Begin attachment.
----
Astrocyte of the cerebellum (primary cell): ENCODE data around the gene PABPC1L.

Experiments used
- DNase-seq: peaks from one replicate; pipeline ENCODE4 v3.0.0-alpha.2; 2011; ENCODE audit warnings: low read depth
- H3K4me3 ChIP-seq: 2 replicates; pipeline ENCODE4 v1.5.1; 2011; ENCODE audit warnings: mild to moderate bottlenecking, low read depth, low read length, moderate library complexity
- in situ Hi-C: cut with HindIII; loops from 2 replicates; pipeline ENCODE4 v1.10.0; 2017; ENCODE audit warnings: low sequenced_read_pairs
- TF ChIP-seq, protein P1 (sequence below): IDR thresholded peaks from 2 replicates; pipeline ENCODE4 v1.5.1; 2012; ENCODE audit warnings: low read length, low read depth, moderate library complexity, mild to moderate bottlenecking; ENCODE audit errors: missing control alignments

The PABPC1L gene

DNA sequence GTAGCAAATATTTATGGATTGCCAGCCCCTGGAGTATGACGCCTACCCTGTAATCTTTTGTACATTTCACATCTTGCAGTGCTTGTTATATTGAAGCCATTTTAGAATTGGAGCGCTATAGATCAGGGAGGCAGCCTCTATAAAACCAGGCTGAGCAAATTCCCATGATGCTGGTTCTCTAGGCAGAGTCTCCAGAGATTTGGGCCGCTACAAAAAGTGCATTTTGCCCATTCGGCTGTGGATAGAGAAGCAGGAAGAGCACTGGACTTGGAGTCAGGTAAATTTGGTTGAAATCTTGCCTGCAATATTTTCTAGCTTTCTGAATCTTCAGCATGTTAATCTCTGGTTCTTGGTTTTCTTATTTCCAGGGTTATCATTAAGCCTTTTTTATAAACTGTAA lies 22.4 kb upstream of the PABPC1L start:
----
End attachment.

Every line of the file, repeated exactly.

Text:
Astrocyte of the cerebellum (primary cell): ENCODE data around the gene PABPC1L.

Experiments used
- DNase-seq: peaks from one replicate; pipeline ENCODE4 v3.0.0-alpha.2; 2011; ENCODE audit warnings: low read depth
- H3K4me3 ChIP-seq: 2 replicates; pipeline ENCODE4 v1.5.1; 2011; ENCODE audit warnings: mild to moderate bottlenecking, low read depth, low read length, moderate library complexity
- in situ Hi-C: cut with HindIII; loops from 2 replicates; pipeline ENCODE4 v1.10.0; 2017; ENCODE audit warnings: low sequenced_read_pairs
- TF ChIP-seq, protein P1 (sequence below): IDR thresholded peaks from 2 replicates; pipeline ENCODE4 v1.5.1; 2012; ENCODE audit warnings: low read length, low read depth, moderate library complexity, mild to moderate bottlenecking; ENCODE audit errors: missing control alignments

The PABPC1L gene

DNA sequence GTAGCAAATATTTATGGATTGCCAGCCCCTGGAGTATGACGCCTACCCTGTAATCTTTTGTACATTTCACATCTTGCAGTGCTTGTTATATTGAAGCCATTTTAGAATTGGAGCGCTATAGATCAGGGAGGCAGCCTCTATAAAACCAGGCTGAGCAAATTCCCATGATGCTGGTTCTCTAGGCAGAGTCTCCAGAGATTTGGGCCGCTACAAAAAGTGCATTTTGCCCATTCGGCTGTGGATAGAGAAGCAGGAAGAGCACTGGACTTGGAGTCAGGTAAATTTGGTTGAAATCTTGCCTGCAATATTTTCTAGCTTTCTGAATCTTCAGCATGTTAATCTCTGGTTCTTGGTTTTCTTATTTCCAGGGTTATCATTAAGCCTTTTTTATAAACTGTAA lies 22.4 kb upstream of the PABPC1L start: